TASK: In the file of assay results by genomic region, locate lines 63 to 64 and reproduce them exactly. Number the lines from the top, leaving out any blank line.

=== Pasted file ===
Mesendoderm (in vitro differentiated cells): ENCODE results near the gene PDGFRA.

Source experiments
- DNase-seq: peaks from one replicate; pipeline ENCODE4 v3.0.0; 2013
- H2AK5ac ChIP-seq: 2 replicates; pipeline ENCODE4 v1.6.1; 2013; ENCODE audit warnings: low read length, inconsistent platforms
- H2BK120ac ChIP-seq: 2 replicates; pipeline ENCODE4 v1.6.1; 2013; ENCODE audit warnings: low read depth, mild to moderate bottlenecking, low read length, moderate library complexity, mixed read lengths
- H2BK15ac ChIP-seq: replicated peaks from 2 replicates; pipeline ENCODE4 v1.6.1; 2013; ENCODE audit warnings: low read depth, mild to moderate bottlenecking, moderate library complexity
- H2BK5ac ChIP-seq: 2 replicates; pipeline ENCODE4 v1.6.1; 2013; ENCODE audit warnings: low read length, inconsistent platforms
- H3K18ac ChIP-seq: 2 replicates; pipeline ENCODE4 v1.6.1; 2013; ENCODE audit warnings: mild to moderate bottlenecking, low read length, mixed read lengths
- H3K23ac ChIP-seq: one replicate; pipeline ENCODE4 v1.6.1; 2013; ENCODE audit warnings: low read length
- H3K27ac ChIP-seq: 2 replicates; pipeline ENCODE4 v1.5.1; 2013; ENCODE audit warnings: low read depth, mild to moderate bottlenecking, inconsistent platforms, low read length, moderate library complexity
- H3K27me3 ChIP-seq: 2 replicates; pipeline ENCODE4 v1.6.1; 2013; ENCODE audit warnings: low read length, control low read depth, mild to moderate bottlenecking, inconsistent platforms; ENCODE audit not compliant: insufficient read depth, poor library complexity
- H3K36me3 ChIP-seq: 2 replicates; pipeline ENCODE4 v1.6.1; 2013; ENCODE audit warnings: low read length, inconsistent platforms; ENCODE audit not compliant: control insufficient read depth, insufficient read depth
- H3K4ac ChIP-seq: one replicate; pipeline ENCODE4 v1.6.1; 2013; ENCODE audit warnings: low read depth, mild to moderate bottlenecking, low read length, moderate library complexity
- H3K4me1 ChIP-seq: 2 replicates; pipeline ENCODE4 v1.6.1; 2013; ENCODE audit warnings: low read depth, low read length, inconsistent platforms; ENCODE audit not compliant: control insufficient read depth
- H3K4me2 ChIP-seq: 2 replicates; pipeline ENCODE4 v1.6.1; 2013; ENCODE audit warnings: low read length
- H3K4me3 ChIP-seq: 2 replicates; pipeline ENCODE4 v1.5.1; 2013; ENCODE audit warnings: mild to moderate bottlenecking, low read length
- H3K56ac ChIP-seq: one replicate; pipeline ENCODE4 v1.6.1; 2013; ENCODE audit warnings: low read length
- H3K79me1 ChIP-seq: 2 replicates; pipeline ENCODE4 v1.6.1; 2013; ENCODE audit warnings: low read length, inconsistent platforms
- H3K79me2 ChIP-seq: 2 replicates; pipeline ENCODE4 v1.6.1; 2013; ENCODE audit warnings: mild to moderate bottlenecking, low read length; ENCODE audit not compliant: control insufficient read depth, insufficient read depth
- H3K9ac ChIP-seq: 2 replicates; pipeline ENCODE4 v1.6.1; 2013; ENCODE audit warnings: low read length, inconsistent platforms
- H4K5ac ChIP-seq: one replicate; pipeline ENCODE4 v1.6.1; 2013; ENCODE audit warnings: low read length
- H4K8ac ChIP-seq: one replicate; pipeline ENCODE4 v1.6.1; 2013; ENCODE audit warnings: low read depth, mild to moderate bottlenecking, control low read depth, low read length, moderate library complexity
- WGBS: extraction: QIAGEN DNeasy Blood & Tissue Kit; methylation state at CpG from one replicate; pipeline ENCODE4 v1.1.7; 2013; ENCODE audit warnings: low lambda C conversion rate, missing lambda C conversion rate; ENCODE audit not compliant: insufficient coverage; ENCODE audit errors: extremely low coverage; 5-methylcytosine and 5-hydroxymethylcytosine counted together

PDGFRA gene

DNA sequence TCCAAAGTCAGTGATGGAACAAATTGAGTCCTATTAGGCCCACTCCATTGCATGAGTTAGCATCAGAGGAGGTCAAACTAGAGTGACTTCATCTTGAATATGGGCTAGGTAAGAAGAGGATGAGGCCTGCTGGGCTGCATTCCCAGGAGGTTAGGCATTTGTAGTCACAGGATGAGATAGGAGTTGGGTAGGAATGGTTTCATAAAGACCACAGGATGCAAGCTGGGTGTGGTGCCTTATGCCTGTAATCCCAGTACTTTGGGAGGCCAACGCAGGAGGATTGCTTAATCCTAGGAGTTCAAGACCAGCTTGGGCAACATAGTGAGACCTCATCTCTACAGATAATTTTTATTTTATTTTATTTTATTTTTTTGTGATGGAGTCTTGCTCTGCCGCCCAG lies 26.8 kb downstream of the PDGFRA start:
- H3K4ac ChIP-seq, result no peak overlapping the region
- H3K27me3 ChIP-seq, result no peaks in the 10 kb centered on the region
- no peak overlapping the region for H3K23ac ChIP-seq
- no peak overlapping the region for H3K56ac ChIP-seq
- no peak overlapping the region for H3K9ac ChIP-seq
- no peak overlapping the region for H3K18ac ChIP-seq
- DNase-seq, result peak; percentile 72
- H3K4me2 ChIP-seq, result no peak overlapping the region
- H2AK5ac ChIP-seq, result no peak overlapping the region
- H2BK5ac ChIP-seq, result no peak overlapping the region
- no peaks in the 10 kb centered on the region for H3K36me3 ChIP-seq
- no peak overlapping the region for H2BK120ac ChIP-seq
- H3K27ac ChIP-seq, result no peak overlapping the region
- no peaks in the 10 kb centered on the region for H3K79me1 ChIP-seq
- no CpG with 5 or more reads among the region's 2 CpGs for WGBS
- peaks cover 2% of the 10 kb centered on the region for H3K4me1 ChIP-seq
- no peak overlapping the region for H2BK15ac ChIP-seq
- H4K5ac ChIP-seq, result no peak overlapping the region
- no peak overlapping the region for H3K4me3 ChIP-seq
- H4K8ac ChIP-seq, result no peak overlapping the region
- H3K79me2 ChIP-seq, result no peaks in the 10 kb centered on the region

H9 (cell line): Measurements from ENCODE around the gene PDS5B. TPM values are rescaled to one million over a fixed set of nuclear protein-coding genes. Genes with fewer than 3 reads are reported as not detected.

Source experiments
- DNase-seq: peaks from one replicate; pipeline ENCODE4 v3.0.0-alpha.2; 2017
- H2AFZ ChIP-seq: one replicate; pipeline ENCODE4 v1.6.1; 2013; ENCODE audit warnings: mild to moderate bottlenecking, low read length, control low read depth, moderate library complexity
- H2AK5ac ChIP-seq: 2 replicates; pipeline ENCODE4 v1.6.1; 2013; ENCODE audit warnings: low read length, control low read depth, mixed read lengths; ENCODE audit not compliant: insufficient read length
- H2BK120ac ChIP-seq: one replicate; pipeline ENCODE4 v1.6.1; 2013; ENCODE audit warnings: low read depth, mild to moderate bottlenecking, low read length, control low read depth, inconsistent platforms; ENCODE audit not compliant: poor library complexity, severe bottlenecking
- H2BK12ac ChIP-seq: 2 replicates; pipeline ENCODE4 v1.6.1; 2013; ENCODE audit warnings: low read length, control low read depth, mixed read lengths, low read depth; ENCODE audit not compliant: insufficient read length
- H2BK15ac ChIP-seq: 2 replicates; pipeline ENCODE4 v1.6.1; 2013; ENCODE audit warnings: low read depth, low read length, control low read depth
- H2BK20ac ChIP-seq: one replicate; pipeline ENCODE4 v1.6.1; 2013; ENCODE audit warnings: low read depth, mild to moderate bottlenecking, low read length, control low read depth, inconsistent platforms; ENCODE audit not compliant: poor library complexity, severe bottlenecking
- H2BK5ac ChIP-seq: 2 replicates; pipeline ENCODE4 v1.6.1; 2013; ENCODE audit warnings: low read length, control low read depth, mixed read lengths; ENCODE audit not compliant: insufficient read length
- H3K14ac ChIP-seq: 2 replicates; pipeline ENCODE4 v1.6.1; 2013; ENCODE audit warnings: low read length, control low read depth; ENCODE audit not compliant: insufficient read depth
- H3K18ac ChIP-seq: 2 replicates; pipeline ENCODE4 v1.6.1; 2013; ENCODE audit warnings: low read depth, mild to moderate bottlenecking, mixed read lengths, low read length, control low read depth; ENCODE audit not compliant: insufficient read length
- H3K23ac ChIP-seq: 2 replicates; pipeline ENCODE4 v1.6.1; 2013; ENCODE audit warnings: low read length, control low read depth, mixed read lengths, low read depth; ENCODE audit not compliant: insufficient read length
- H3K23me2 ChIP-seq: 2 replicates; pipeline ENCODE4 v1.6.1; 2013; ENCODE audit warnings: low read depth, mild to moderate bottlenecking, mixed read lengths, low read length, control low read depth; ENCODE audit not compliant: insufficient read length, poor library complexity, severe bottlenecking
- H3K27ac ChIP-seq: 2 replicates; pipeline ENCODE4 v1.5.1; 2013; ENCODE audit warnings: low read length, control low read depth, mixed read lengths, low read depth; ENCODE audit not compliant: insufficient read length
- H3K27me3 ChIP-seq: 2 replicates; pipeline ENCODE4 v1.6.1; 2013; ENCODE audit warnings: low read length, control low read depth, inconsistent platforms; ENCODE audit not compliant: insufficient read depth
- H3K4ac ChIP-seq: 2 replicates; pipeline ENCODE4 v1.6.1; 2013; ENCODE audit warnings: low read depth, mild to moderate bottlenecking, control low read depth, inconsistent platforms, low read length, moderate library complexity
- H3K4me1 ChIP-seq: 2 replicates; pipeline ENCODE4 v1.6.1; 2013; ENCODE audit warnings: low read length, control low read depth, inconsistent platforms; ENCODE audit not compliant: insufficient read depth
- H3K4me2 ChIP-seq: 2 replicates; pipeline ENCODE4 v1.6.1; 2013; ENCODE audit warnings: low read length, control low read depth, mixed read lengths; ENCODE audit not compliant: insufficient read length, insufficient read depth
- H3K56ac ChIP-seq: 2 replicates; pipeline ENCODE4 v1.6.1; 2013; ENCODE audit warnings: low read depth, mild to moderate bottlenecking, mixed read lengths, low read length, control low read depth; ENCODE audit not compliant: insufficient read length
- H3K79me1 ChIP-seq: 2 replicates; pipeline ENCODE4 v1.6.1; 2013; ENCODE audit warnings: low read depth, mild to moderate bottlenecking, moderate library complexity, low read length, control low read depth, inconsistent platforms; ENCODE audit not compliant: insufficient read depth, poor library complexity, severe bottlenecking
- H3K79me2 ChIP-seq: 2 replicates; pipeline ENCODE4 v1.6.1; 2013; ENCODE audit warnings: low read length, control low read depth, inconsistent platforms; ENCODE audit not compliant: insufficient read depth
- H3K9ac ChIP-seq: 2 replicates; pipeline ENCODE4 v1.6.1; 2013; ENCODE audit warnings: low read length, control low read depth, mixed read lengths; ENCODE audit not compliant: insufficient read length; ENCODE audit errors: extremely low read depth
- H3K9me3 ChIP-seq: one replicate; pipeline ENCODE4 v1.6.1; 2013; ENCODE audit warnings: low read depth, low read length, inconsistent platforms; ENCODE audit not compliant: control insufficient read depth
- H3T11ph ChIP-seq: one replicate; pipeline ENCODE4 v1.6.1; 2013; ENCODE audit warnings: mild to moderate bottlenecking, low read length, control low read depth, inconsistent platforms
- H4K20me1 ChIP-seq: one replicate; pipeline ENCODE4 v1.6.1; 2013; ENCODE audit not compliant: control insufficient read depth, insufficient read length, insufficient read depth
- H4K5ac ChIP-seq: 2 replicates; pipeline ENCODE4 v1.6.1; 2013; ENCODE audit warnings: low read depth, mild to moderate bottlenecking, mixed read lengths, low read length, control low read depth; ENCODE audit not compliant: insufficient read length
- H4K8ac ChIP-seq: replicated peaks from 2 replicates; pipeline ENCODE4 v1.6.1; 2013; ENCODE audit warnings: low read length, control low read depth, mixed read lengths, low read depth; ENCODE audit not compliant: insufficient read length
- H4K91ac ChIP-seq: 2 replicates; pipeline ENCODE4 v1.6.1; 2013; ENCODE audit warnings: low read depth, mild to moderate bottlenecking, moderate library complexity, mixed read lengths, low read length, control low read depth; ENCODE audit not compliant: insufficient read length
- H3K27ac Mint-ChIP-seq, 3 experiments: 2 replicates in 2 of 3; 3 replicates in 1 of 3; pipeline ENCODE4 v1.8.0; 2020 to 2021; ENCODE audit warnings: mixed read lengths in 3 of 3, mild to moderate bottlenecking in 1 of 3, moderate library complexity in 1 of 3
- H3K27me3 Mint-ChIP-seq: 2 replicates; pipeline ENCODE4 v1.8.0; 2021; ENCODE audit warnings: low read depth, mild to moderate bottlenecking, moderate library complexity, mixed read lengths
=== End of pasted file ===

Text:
- H3K4ac ChIP-seq: 2 replicates; pipeline ENCODE4 v1.6.1; 2013; ENCODE audit warnings: low read depth, mild to moderate bottlenecking, control low read depth, inconsistent platforms, low read length, moderate library complexity
- H3K4me1 ChIP-seq: 2 replicates; pipeline ENCODE4 v1.6.1; 2013; ENCODE audit warnings: low read length, control low read depth, inconsistent platforms; ENCODE audit not compliant: insufficient read depth